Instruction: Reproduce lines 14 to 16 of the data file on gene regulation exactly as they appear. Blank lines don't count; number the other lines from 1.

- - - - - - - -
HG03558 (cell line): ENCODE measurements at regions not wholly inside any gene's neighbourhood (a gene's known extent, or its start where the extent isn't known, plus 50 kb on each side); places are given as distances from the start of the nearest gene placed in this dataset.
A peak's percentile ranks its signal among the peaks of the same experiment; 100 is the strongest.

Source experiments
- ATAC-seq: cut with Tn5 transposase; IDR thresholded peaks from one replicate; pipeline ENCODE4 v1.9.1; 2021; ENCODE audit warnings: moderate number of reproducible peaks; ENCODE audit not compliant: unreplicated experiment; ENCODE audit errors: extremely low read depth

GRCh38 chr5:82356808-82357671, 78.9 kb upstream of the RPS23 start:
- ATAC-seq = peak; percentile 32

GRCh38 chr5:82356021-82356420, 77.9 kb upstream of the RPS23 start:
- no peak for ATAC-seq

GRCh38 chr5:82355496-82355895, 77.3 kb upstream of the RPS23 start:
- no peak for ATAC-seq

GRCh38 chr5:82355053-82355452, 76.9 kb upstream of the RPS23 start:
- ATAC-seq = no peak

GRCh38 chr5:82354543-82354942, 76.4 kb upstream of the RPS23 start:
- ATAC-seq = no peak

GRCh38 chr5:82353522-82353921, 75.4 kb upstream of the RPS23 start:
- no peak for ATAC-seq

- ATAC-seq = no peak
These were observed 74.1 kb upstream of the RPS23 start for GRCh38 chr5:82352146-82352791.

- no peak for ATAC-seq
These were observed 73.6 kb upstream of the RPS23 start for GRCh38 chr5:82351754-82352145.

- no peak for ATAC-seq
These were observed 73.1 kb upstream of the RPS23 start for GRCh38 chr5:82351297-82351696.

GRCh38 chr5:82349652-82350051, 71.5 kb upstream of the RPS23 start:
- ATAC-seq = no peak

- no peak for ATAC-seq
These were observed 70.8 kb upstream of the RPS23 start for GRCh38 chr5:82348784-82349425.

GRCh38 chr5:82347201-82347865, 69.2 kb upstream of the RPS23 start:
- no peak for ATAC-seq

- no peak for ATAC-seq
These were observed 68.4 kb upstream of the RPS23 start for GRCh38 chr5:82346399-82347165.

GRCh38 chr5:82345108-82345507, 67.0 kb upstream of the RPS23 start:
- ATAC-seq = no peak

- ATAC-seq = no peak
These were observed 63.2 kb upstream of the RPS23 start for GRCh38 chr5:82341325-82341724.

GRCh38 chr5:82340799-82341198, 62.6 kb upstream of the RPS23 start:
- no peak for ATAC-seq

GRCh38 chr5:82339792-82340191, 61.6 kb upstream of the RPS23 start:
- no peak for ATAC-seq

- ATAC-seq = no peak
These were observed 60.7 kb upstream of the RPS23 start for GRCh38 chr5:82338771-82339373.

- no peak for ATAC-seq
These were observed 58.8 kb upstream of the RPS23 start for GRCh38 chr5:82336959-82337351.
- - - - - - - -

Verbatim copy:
- ATAC-seq = no peak

GRCh38 chr5:82353522-82353921, 75.4 kb upstream of the RPS23 start:
- no peak for ATAC-seq